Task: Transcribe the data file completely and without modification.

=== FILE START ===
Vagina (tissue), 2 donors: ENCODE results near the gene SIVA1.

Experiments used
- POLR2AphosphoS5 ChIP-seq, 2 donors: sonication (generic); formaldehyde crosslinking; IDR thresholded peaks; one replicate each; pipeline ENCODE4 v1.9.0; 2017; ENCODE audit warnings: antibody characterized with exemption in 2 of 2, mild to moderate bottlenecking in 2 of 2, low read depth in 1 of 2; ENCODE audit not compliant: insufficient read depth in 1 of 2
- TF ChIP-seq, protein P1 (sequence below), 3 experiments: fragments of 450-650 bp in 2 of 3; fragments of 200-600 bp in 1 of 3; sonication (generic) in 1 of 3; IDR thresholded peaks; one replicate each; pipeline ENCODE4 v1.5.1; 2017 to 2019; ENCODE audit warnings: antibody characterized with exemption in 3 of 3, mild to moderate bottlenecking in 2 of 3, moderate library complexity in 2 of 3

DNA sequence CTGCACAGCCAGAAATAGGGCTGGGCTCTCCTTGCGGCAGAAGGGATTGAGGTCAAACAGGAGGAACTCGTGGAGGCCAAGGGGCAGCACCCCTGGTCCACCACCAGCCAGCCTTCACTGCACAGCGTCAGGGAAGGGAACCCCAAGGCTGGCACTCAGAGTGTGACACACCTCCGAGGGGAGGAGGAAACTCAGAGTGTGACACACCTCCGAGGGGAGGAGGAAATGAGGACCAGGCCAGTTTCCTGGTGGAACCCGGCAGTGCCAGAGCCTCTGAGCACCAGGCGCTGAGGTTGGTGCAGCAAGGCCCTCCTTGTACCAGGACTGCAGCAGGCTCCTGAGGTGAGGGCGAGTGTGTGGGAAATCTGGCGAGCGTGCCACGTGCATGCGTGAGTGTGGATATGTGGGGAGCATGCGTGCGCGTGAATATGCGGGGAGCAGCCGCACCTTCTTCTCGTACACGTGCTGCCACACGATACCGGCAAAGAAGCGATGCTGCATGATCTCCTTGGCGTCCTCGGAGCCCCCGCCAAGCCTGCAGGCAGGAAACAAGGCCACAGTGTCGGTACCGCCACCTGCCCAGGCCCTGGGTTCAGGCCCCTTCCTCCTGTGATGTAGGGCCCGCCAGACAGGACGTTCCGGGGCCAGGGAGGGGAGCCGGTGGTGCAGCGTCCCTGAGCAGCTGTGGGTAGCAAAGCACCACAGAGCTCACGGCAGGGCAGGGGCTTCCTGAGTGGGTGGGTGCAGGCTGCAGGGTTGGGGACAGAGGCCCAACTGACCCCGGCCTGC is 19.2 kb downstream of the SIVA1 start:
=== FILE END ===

Vagina (tissue), 2 donors: ENCODE results near the gene SIVA1.

Experiments used
- POLR2AphosphoS5 ChIP-seq, 2 donors: sonication (generic); formaldehyde crosslinking; IDR thresholded peaks; one replicate each; pipeline ENCODE4 v1.9.0; 2017; ENCODE audit warnings: antibody characterized with exemption in 2 of 2, mild to moderate bottlenecking in 2 of 2, low read depth in 1 of 2; ENCODE audit not compliant: insufficient read depth in 1 of 2
- TF ChIP-seq, protein P1 (sequence below), 3 experiments: fragments of 450-650 bp in 2 of 3; fragments of 200-600 bp in 1 of 3; sonication (generic) in 1 of 3; IDR thresholded peaks; one replicate each; pipeline ENCODE4 v1.5.1; 2017 to 2019; ENCODE audit warnings: antibody characterized with exemption in 3 of 3, mild to moderate bottlenecking in 2 of 3, moderate library complexity in 2 of 3

DNA sequence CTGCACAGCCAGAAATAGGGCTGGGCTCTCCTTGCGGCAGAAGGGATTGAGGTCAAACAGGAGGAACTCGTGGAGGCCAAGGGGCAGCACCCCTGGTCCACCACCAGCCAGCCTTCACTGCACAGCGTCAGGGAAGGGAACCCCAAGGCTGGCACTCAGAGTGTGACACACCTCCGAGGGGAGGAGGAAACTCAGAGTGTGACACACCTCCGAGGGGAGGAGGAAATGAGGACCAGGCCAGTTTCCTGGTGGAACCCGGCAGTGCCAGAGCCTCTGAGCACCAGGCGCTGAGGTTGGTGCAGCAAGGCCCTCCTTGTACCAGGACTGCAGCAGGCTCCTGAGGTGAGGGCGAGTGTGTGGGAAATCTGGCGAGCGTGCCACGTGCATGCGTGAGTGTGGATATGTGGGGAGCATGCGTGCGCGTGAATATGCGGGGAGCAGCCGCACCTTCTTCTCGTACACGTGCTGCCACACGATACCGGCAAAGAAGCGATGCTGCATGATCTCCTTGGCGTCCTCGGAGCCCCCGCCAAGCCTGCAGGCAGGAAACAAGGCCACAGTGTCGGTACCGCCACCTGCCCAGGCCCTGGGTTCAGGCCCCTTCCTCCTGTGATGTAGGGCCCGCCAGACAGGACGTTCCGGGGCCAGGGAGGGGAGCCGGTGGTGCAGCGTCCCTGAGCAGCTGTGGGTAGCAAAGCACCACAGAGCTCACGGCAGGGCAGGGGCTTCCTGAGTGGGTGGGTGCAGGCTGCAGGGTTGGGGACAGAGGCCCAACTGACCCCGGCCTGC is 19.2 kb downstream of the SIVA1 start: